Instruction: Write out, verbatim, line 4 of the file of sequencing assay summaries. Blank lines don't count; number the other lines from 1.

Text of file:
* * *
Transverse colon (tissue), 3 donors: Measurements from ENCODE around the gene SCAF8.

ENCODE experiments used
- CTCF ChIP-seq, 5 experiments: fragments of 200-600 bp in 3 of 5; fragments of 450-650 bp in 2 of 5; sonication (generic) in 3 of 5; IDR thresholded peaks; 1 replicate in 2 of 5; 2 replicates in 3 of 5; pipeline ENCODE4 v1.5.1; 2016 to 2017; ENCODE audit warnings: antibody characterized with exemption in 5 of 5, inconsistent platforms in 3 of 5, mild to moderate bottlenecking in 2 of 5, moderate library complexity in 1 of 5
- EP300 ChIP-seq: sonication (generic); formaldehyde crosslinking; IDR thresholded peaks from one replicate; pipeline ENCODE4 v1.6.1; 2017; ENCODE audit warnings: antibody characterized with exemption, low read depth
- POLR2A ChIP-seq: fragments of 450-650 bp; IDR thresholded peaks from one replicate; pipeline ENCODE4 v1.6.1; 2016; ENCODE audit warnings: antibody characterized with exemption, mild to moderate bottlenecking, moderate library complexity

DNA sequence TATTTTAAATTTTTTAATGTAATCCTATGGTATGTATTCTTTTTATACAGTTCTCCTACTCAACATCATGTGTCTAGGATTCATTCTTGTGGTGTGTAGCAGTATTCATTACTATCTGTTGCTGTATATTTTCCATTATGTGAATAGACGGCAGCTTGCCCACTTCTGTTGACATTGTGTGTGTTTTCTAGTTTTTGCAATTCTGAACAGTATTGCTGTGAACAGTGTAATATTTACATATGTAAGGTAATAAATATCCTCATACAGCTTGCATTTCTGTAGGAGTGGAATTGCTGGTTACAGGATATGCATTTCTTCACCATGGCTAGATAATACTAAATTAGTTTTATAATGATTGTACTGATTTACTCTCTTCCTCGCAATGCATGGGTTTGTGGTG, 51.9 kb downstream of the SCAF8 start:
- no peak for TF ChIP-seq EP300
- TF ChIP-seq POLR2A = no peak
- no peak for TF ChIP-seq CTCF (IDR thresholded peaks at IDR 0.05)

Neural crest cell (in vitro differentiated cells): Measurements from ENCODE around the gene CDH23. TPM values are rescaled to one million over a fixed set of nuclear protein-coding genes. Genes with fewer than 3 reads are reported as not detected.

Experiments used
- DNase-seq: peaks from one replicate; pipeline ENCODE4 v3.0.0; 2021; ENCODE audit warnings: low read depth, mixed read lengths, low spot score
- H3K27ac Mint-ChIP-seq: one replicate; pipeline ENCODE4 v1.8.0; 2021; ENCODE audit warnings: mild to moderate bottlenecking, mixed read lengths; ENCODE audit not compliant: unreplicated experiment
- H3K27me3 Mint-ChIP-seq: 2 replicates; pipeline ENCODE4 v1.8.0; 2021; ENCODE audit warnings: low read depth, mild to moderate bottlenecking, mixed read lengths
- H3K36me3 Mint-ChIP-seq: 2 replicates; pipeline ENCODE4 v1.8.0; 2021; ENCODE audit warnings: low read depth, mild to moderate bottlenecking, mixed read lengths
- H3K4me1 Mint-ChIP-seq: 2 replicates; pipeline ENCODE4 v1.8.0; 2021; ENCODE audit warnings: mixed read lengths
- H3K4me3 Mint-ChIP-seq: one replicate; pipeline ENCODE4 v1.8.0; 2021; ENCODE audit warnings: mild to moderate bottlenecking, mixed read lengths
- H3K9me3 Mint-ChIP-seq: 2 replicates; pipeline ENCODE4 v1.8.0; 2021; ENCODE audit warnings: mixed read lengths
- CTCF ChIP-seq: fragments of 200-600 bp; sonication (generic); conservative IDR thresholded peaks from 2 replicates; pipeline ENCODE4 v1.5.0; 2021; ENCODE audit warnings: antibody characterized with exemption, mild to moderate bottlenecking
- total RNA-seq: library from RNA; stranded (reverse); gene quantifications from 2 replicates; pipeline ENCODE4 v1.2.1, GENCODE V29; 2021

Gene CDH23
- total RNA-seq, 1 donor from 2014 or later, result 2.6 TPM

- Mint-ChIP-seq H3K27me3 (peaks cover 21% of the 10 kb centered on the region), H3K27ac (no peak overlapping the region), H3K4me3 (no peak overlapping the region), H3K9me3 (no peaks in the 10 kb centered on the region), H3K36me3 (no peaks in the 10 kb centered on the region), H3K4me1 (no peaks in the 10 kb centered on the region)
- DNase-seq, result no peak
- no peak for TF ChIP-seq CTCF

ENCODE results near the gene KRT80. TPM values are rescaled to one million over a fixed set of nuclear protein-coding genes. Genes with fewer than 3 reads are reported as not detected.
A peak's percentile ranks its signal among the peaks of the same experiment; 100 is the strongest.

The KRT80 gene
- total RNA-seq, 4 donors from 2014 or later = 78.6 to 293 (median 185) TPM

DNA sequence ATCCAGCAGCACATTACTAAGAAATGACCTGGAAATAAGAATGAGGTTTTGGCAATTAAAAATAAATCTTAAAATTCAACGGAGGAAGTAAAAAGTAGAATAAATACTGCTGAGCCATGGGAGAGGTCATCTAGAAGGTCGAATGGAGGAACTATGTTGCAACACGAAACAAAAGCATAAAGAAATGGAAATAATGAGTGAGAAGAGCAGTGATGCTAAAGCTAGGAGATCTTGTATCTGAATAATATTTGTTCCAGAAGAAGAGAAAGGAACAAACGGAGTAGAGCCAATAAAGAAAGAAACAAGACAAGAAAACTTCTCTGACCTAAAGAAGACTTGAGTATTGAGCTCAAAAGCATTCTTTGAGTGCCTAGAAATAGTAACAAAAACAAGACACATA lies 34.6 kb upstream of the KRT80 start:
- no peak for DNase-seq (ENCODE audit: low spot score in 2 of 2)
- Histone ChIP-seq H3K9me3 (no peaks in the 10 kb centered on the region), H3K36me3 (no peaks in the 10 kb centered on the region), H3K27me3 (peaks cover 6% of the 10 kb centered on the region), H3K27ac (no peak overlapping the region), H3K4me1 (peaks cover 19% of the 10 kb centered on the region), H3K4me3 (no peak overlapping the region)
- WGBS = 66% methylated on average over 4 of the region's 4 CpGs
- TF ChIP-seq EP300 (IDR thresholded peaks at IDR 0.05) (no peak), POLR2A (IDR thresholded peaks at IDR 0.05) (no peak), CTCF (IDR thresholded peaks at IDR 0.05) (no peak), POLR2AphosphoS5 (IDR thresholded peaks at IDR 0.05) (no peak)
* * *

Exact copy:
- EP300 ChIP-seq: sonication (generic); formaldehyde crosslinking; IDR thresholded peaks from one replicate; pipeline ENCODE4 v1.6.1; 2017; ENCODE audit warnings: antibody characterized with exemption, low read depth